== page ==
For over 30 years, real estate was a niche asset class for SMSFs and was primarily used by small business owners who would put their business premises into their fund. But these days, SMSF property investments are growing rapidly and, while property can be an attractive asset class, there are some important things you need to consider before deciding if such an asset is right for your portfolio.
According to ATO stats, about 12% of SMSF assets in June 2004 were in direct property. By June 2011, the percentage had increased to 14% and it’s set to grow larger.
Three obvious reasons for this increased popularity are the more accommodating super gearing rules, various stamp duty exemptions available in some States, and the lousy state of worldwide share markets over the last five years.
For many people, property can be a great investment. But if you’re thinking about owning property in your SMSF, there are a few issues you need to consider that go beyond capital gains and rental returns – especially if you plan to start paying a pension. You’ll need to exercise some care and foresight.
Is property right for you?
Pensions involve the payment of income and there are two ways to pay that income. Your super fund can either earn income, which it then pays to you, or it can use some of its assets to pay you that income. As I’ve pointed out before, in my view, it’s better to have your super fund earn income, which it then pays to you because this will help your retirement assets last longer.
Under the super laws, the rate that minimum income has to be paid from a pension increases with age. Below age 65, only 4% of the market value of your fund’s assets have to be paid. By age 75 the minimum increases to 6%. (By the by, special rules apply to these minimum pension amounts for the 2012 and 2012 financial years, click here for more information.)
This means your super fund has to either find increasing amounts of income to pay your pension or sell more and more of its assets to pay you that income.
According to the Australian Bureau of Statistics, the average return on Australian residential property over the last twenty-five years has never been above 4% per annum. This is a gross return – that is, before allowing for any costs such as agent fees or maintenance or repairs.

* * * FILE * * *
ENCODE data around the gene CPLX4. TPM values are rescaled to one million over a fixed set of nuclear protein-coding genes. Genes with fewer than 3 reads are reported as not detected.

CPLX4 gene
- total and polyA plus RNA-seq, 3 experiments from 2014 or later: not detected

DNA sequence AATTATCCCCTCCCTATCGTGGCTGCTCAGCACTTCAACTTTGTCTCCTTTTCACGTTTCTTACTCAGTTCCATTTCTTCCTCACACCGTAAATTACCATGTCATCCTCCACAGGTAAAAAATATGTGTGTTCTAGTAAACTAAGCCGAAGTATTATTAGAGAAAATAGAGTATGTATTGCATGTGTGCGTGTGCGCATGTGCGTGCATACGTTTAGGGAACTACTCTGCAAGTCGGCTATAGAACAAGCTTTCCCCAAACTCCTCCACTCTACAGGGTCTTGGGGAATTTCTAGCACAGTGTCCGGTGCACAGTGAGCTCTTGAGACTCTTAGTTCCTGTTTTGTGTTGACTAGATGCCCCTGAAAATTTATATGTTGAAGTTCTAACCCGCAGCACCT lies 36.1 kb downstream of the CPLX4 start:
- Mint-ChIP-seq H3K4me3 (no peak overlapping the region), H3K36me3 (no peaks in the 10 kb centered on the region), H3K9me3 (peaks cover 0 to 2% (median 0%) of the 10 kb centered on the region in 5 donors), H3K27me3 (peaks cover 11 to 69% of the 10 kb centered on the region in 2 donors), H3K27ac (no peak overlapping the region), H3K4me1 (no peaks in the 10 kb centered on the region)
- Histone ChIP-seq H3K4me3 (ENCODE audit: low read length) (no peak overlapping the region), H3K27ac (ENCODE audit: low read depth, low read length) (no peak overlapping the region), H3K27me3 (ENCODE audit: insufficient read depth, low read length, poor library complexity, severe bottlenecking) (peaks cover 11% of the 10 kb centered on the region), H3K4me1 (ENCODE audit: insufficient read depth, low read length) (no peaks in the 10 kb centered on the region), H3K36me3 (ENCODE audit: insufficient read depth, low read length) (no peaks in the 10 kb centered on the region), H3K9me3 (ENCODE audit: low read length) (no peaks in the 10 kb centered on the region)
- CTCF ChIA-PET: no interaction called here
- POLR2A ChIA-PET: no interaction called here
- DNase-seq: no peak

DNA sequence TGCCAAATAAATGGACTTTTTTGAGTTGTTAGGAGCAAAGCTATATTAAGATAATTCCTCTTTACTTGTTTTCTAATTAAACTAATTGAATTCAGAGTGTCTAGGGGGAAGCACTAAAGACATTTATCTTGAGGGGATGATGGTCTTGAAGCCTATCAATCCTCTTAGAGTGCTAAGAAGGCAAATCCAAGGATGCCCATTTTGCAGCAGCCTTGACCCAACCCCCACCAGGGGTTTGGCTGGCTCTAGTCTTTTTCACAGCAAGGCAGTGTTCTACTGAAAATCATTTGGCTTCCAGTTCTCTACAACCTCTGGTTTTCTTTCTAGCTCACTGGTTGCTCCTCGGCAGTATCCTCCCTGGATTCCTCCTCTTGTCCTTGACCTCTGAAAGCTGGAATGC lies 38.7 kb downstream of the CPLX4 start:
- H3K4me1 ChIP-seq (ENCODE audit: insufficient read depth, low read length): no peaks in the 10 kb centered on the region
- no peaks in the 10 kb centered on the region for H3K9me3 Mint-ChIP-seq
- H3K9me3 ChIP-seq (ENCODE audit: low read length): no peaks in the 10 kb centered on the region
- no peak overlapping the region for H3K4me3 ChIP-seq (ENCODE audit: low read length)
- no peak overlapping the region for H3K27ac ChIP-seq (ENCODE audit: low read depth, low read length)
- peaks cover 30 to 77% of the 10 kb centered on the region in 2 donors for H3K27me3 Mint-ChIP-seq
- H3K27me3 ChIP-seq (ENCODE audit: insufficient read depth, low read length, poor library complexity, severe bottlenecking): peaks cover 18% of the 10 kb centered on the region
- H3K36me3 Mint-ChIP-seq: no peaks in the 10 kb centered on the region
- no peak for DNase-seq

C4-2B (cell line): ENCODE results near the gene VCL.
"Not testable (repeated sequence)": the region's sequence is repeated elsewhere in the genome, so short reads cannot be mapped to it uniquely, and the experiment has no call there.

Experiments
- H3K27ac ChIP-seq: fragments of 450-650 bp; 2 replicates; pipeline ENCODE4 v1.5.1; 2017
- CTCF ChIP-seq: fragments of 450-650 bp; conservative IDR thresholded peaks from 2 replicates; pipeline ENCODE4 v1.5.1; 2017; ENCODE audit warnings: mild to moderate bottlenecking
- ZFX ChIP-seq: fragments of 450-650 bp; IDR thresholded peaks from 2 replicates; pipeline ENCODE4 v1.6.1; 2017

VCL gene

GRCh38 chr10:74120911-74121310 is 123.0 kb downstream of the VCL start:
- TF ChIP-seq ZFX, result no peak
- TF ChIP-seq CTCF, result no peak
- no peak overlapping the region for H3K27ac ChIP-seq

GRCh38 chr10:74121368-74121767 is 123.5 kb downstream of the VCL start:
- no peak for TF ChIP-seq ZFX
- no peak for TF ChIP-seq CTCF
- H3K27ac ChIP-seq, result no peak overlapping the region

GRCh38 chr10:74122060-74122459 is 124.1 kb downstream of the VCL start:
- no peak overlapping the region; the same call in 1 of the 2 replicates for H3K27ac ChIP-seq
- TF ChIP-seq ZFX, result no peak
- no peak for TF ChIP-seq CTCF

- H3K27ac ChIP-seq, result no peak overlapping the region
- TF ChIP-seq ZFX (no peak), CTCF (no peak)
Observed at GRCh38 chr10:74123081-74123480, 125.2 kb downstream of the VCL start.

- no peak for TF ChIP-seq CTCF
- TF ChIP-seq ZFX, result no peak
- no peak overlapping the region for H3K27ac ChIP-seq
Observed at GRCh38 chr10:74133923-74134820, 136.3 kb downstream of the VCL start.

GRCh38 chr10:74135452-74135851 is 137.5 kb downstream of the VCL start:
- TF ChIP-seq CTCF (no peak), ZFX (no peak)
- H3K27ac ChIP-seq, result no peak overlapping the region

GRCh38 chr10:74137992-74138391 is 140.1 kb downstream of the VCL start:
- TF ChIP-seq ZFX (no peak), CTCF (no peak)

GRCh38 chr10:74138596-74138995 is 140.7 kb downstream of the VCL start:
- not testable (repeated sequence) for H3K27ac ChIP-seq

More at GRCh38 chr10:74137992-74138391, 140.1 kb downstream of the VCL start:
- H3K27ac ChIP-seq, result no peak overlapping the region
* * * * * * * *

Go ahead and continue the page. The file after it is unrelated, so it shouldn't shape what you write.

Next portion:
It’s reasonable to conclude that at some time your super fund’s property won’t deliver sufficient income and others sources of income will have to be found to be paid as pension income.
In many cases, real estate investments in SMSFs often represent the largest proportion of the fund’s assets.
These three issues – the lumpy size of the asset, the income generated, and the increasing income needed to pay a pension – it’s reasonable to assume that at some point in time the property will have to be sold so you can receive your pension income.
I have seen many situations where SMSFs with property haven’t had sufficient cash to pay the minimum pension and have had to sell their property quickly. Unfortunately, property can often take weeks or months to sell.
You might think an easy way around the problem is to simply ignore the minimum income payment requirements until the property can be sold for the right price so you avoid a fire-sale situation.
Before the issuance of a draft Tax Ruling in July 2011, many in the super industry would have agreed with you. But as detailed in Draft tax rules have SMSFs up in arms, your super fund no longer has such luxuries. The Tax Office argues that a pension won’t have been paid if the minimum hasn’t been met, and this has significant income tax implications for your super fund.
The super laws demand that you prepare an investment strategy for your super fund taking into account the likely cash flow needs of the fund and that this strategy is always up to date. When you’re working on your investment strategy you’ll need to give some thought to how your pension and property investments will go smoothly together.
Important information: This content has been prepared without taking account of the objectives, financial situation or needs of any particular individual. It does not constitute formal advice. For this reason, any individual should, before acting, consider the appropriateness of the information, having regard to the individual’s objectives, financial situation and needs and, if necessary, seek appropriate professional advice.